• How does the Ushahidi mapping system collect and compile VGI?

Activity 2: Geospatial Exploration for Citizen Mapping in Disaster Relief

An exploration of a Ushahidi demo crowdsourcing map examines the accuracy and reliability of VGI.

1. Click on  Online Platform to Map Real Time Data to access demo data on how the Ushahidi platform helps to collect information to produce near real-time interactive maps.

Note: The geographic location and data of Ushahidi Demos change as new events happen around the world. Activity 2 is written to be general to fit changing scenarios, but we encourage all students to explore deeper.

2. Using the zoom functions on the left of map, zoom in/out to get a closer look at areas with reports. If you click and drag on the map, you can pan to see other areas in the region.

3. Look at a sample report. What types of information are provided? If the data were mapped, how would this help the situation?

4. Explore the various ways to submit a report. Submit a report to test how Ushahidi works.

Note: The locational information on the map can assist one to precisely mark the location of an incident and how other geographic features may interact with the phenomenon (e.g. topography in case of a landslide).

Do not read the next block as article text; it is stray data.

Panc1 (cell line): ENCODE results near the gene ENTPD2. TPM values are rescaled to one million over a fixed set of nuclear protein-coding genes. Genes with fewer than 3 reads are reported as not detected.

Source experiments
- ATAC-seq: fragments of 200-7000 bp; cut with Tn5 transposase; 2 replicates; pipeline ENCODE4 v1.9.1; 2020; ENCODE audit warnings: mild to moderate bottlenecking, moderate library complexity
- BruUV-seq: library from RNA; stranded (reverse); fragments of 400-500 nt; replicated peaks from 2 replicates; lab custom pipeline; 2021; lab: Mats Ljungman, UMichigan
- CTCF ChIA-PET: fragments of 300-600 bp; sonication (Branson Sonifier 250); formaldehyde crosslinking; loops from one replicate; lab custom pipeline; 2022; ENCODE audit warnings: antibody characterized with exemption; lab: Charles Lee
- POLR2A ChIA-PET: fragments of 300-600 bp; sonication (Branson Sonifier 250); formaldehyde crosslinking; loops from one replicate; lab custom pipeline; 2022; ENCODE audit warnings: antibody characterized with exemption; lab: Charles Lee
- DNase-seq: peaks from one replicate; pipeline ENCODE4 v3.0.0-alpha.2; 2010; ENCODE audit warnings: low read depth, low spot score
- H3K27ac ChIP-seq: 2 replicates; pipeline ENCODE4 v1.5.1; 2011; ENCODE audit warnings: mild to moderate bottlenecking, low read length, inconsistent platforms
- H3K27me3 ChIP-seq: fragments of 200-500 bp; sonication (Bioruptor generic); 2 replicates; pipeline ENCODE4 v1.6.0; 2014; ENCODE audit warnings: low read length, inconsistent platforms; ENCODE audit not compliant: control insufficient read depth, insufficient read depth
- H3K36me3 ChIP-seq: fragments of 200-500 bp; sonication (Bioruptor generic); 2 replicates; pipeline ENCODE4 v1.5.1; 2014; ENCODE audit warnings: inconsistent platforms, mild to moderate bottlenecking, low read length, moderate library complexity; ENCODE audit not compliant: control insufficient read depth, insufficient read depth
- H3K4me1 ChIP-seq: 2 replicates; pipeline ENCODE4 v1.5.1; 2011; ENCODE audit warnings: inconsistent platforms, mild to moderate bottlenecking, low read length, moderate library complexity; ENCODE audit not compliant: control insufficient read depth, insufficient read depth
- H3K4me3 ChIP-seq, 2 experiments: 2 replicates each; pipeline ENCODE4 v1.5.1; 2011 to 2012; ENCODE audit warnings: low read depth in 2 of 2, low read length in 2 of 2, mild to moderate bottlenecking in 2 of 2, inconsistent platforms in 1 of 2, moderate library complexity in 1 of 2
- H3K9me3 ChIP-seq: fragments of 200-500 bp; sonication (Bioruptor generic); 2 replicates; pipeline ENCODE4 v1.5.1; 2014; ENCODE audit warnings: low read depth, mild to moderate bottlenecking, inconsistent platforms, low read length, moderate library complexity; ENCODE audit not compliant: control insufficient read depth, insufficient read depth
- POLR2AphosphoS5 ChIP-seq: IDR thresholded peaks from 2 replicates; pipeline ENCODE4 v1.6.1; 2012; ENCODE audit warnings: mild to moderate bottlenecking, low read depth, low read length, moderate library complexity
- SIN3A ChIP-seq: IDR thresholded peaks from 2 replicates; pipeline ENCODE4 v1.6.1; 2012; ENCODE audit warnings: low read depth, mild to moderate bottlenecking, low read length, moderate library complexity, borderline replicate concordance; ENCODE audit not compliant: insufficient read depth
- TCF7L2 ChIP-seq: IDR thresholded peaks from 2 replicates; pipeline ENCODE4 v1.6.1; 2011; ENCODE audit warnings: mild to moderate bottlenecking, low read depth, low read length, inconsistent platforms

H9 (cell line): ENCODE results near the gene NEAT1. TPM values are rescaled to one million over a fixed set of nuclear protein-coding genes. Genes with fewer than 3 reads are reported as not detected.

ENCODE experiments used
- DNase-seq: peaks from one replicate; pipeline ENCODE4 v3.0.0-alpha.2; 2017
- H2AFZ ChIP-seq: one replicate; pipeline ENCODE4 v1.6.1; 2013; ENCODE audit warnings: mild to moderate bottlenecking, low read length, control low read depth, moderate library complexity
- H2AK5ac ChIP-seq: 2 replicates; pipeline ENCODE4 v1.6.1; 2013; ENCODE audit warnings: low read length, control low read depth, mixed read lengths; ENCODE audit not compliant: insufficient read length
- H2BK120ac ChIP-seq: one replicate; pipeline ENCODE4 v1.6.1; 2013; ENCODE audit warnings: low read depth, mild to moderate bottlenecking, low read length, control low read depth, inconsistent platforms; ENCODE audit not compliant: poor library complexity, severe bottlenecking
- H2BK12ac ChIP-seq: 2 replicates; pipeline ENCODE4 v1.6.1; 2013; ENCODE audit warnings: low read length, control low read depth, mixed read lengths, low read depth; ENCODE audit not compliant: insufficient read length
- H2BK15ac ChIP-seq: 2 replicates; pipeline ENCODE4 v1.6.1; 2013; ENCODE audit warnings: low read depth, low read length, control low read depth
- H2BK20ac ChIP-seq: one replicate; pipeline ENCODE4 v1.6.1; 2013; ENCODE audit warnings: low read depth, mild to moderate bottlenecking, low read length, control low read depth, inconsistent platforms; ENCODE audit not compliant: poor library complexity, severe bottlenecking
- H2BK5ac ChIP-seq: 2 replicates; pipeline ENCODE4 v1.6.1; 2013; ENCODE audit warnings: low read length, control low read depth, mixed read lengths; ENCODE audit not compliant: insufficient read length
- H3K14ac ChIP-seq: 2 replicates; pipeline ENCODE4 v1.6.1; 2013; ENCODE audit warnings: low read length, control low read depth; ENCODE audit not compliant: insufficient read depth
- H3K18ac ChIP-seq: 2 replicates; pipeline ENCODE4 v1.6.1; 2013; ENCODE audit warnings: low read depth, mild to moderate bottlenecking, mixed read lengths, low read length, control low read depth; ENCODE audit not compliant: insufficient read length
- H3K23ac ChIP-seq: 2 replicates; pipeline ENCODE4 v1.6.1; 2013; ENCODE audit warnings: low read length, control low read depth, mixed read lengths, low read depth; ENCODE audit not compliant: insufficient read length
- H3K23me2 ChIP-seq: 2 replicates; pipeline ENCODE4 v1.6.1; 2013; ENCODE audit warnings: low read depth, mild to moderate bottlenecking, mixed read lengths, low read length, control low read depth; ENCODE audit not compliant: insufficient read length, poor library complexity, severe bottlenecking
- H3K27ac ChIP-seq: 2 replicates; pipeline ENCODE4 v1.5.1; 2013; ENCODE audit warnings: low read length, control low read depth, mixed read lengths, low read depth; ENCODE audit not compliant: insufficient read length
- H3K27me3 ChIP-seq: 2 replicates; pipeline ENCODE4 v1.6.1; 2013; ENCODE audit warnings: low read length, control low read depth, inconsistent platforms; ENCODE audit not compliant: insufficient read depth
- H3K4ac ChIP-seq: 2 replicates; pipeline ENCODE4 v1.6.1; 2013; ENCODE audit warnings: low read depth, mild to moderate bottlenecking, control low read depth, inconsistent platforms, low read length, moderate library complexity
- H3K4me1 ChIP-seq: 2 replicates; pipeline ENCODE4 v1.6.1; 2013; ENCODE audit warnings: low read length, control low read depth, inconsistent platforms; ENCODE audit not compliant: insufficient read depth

5. Locational information from a set of real submitted reports were added to Open Street Map, which allows people to make changes and contribute VGI. The maps below show data from the Haiti earthquake in 2010. Click on each image below to compare the Open Street Map and Google Map. Think about these questions:

  • What map features are on the Open Street Map that are not found on the Google Map?
  • How are the maps different?
  • Which map is more reliable? Why?

Source: ©2012 Google

Source: ©2012 Google

Lesson summary

When disaster strikes, aide workers may not have current information about the immediate area. This may be due to loss of communication or lack of up-to-date map of the area. With current technology and infrastructure, witnesses of events can provide locational information to aide workers and emergency personnel. Locational information is imperative to mapping and visualizing the situation on a map. Students learned about the concept of VGI and explored the versatility of VGI to map the world and to support causes. The next activity is to explore the idea of mapping citizen and privacy issues surrounding VGI.